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Music & the Spoken Word: Our search for soul-satisfying happiness

Jesus Christ taught that true happiness is not found in pursuing pleasure but rather by doing something worthwhile for someone else, Lloyd Newell shares in this week’s ‘Music & the Spoken Word’

Editor’s note: “The Spoken Word” is shared by Lloyd Newell each Sunday during the weekly Tabernacle Choir at Temple Square broadcast. This will be given Sunday, April 14, 2024.

In our modern world, it’s so easy to indulge in pleasure. Our great-grandparents had to spend most waking moments with countless backbreaking chores just to survive, but today many of those tasks don’t burden us anymore. We are more free than ever before to seek entertainment, to do what we want to do, go where we want to go and eat what we want to eat, all without a lot of effort.

You might think we would be happier than previous generations. Then why aren’t we?

Stanford psychiatrist Anna Lembke explains that our brains are constantly seeking to balance pleasure and discomfort. When it takes hard work to achieve pleasure, everything stays in balance. But when pleasure comes too easily, “our [brain] will work very hard to restore a level balance. … In our brain’s effort to compensate for too much pleasure,” it stops producing pleasure hormones. (See Anna Lembke, in Shankar Vedantam, “The Paradox of Pleasure,” Hidden Brain podcast, hiddenbrain.org/podcast/the-paradox-of-pleasure.) In other words, when we chase pleasure too much, without purpose, without effort, without meaningful work, we end up feeling empty and unhappy.

In contrast, when we engage in more difficult but purposeful activities, we balance our brain’s chemistry. This is why we feel better after the strain of exercising a bit, solving a difficult puzzle or talking with someone we don’t know. That kind of satisfying happiness often comes after we’ve paid the price of effort, concentration and sacrifice.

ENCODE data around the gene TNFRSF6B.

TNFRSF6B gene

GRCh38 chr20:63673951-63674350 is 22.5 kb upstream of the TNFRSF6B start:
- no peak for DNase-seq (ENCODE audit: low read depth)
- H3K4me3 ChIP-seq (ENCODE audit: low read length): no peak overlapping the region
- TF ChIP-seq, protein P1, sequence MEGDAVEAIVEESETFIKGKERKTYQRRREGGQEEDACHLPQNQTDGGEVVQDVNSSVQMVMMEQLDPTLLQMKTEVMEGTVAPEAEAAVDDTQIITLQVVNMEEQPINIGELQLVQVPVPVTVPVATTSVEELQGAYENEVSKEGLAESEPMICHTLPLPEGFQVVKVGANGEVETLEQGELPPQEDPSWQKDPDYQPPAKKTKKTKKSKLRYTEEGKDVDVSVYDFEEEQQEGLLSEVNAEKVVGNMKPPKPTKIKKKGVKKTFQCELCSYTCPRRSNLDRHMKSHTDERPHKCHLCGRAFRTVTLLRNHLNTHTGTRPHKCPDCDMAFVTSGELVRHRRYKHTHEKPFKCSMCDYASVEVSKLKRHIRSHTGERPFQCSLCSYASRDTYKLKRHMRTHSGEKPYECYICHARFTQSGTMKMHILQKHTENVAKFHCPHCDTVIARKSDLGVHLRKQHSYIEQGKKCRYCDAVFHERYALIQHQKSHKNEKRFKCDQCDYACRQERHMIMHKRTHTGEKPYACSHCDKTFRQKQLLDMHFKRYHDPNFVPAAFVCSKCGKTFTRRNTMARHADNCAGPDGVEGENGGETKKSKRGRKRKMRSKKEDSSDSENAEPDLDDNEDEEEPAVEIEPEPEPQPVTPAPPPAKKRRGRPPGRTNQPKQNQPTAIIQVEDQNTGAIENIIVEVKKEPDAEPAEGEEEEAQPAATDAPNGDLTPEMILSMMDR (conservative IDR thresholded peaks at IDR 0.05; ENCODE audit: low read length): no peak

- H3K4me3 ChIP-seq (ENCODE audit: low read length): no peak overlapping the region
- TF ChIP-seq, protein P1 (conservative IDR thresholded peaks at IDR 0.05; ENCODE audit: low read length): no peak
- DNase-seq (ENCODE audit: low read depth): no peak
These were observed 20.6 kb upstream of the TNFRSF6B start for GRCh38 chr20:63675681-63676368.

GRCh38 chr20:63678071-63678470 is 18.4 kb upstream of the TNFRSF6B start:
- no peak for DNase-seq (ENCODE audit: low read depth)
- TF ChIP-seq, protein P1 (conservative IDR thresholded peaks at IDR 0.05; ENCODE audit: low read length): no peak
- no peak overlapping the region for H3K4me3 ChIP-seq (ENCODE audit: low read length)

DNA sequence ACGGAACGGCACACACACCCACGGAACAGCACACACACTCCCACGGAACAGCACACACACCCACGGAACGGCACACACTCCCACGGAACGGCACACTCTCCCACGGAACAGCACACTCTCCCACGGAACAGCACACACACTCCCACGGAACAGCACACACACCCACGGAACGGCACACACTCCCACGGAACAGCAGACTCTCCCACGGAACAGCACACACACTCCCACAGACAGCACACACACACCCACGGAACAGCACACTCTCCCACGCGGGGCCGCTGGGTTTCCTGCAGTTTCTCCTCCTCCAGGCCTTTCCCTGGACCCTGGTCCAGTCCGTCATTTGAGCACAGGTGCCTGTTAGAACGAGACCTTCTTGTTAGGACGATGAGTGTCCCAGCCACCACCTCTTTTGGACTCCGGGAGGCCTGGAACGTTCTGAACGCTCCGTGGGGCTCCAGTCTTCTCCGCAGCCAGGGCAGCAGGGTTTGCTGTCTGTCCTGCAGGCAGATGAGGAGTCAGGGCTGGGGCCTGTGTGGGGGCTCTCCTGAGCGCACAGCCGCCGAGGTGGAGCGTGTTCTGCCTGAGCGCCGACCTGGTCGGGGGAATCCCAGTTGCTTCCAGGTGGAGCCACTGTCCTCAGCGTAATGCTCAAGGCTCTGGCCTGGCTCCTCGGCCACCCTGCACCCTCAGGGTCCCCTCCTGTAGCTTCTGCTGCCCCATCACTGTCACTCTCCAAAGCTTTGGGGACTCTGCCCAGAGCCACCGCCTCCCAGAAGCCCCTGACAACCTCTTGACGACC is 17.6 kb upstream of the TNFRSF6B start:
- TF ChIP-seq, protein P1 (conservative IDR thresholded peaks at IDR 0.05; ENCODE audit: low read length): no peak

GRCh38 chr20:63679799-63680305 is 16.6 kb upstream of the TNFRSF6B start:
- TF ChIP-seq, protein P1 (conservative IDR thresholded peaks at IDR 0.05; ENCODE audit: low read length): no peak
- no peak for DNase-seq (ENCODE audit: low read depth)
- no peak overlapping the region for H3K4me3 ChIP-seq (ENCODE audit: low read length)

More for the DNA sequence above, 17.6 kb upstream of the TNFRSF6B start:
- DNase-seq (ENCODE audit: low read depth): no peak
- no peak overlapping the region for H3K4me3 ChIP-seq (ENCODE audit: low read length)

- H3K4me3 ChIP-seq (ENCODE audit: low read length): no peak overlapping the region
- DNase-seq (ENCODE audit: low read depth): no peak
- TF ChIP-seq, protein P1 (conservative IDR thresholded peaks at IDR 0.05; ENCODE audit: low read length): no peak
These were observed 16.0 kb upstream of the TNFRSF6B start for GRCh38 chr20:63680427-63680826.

One woman who went through a painful divorce felt so much heartache that she didn’t want to get out of bed in the morning. But she had two toddlers who needed her, so she forced herself to do what she didn’t feel like doing. As she helped her children get dressed, eat breakfast and get ready for the day, she almost always felt better. With purpose and effort, she found healing — even joy — in her daily work.

Jesus, left, speaks with his apostles as they walk outside.
Actors portraying Jesus Christ and the apostles walk as Jesus, left, teaches them in this scene from the Bible Videos depicting Matthew 16.

This actually isn’t a new concept. More than 2,000 years ago, the Lord Jesus Christ similarly taught that true happiness is not found in pursuing pleasure but rather by doing something worthwhile for someone else. He said, “Whosoever will save his life shall lose it: and whosoever will lose his life for my sake shall find it” (see Matthew 16:25). Pleasure and work, joy and sacrifice are not enemies but companions in our search for soul-satisfying happiness.

Tuning in …

The “Music & the Spoken Word” broadcast is available on KSL-TV, KSL News Radio 1160AM/102.7FM, KSL.com, BYUtv, BYUradio, Dish and DirecTV, SiriusXM (Ch. 143), tabernaclechoir.org, youtube.com/TheTabernacleChoir and Amazon Alexa (must enable skill). The program is aired live on Sundays at 9:30 a.m. Mountain Time on these outlets. Look up broadcast information by state and city at musicandthespokenword.com/viewers-listeners/airing-schedules.

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